Short blog posts, journal entries, and random thoughts. Topics include a mix of personal and the world at large. 

The new Surface Studio is already behind. Again.

Yesterday Microsoft held a hardware event for their Surface line of products in New York City. Microsoft elected to not provide a livestream because the company is simply not as cool and awesome as Apple. Comparatively, Apple’s annual September iPhone keynote was streamed on Twitter.

The team from Redmond is forever chasing the taillights of Cupertino.

The only Surface product I was interested in was the top-of-the-line machine the Surface Studio. I’ve already got a Surface Pro 4 and I’m not keen to replace that anytime soon, especially since the industrial design is still the same on the new Surface Pro 6. I guess I’m not likely to buy a Surface Studio either since I’m very much using the 2017 5K iMac I just bought last year.

It’s nice to look at nice things you can absolutely afford to buy but choose not to.

The original Surface Studio debut two years ago to critical acclaim of its brilliant screen that serves as a monitor and a Wacom-style creative surface when its hinged down in its most flat position. I quite enjoy doing scribbles and jotting down notes with the Surface pen on my Surface Pro 4, and I can only imagine how incredible the experience would be on that vast 28-inch canvas.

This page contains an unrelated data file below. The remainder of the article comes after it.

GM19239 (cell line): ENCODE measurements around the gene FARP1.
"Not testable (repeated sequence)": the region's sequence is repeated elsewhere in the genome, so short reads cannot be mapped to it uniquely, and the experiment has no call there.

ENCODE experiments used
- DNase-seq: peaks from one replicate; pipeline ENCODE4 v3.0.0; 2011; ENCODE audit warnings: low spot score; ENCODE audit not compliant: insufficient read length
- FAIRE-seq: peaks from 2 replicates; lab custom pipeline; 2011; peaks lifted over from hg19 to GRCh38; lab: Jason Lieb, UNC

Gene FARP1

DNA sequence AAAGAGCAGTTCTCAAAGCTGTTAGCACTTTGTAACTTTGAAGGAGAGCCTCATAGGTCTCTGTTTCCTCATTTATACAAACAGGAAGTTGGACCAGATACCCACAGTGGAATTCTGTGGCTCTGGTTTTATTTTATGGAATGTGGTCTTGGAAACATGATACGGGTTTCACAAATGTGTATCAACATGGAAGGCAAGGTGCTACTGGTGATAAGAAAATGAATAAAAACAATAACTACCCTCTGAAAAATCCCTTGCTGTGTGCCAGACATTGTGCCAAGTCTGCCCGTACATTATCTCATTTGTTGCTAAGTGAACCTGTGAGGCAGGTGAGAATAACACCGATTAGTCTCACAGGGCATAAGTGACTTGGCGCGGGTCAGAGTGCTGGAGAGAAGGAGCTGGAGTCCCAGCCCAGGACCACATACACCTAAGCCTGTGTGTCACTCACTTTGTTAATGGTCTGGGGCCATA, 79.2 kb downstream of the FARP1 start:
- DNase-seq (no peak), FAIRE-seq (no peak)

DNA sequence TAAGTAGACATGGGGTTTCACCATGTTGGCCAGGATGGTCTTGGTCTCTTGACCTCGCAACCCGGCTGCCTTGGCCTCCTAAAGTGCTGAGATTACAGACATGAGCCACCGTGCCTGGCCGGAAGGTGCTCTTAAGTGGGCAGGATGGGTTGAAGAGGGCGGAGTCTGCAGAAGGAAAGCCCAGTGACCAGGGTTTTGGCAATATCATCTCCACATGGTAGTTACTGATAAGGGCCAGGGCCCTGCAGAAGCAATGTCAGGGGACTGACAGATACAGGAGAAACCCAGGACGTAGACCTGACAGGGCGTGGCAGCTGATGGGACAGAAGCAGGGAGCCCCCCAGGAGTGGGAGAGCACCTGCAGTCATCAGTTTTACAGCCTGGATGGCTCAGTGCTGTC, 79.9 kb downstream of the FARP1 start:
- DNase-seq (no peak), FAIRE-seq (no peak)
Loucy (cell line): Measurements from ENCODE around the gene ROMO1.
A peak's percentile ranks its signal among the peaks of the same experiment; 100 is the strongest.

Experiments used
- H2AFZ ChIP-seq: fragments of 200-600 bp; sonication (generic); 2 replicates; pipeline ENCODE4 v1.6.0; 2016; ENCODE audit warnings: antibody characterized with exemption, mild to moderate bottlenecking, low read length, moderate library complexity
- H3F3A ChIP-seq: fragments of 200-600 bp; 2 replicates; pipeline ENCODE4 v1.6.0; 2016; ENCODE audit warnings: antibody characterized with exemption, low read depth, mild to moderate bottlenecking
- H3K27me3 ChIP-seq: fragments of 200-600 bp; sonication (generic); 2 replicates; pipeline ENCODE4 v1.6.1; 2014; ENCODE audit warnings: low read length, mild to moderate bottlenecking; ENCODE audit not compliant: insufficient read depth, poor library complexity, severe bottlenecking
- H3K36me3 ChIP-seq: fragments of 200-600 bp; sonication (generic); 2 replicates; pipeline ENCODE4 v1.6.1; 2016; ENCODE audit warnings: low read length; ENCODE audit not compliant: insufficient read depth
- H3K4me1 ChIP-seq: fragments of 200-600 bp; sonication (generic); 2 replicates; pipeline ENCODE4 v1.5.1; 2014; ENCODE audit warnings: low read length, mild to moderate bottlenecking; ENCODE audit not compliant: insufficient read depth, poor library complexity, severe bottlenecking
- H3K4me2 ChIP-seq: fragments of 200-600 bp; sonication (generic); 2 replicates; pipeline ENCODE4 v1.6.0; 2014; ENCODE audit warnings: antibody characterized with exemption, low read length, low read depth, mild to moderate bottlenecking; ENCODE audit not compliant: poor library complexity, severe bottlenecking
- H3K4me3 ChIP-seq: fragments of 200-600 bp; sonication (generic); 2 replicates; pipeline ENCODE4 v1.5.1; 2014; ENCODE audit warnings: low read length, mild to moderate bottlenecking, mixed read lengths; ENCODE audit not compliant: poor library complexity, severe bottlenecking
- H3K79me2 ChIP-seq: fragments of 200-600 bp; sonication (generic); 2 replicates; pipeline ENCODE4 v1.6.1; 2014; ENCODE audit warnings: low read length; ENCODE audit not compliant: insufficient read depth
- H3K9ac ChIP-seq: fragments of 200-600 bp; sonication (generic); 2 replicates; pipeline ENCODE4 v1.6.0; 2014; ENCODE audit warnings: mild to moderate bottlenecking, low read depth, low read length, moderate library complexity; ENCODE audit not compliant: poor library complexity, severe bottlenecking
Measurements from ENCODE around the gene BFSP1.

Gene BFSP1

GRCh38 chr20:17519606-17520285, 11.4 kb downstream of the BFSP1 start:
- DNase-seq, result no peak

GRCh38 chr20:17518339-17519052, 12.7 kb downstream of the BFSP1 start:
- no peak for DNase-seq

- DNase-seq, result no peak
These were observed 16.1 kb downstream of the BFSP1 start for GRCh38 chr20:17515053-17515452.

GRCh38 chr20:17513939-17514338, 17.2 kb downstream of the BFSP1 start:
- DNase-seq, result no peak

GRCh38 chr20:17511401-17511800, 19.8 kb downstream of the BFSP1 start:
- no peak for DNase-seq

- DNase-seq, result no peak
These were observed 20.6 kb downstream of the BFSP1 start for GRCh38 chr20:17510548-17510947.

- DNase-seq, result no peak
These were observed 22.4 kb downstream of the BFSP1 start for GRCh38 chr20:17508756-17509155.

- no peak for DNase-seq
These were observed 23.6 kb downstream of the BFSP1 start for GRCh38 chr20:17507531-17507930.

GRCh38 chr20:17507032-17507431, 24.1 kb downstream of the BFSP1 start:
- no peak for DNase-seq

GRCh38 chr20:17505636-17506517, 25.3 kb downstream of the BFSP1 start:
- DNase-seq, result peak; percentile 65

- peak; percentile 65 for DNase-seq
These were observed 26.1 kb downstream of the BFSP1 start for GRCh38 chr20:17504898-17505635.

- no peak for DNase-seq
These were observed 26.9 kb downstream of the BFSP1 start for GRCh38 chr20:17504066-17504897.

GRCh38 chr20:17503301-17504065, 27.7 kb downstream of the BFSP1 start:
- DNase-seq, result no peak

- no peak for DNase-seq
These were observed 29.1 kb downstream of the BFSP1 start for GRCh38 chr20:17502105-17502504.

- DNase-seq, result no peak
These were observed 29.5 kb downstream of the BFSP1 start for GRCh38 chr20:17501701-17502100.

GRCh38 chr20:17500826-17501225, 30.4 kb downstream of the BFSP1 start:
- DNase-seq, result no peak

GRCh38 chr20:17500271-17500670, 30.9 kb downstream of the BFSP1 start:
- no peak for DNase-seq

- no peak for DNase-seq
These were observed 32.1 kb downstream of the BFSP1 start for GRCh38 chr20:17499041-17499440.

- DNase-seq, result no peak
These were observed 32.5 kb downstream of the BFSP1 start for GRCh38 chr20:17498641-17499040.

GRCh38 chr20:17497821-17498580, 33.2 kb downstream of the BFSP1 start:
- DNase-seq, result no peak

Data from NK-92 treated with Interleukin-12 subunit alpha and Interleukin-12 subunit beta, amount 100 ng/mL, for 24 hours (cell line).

However great the display on the Surface Studio was utterly undermined by the lackluster internals. Due to design constraints, Microsoft had to use mobile/laptop parts for better packaging and less heat. That in it of itself is not a problem because Apple have done the same in the iMac line since forever. The issue in Microsoft’s execution with the Surface Studio is that they used one-generations old CPU and GPU chips instead of the latest available; the machine was already out-of-date at launch.

Not to mention the lack of USB-C and Thunderbolt 3 connectivity, and the slow hybrid SSD hard drive.

So I was eager to see how Microsoft would remedy this glaring flaw at yesterday’s event, and the answer is they absolutely did not. The new Surface Studio 2 indeed received the welcomed spec bump, but shockingly not to the current 8th generation Intel processors and Nvidia RTX20XX graphics. Instead it once again utilizes previous generation chips: 7th generation Intel and Nvidia GTX10XX. Like the original model, Surface Studio 2 is being launched with obsolete components.

There’s still no USB-C and Thunderbolt 3 in the new model, too. Overall it’s a very disappointing showing from Microsoft. After two years, this was all they could’ve come up with?

A short hike up the hill at Mori Point.

A short hike up the hill at Mori Point.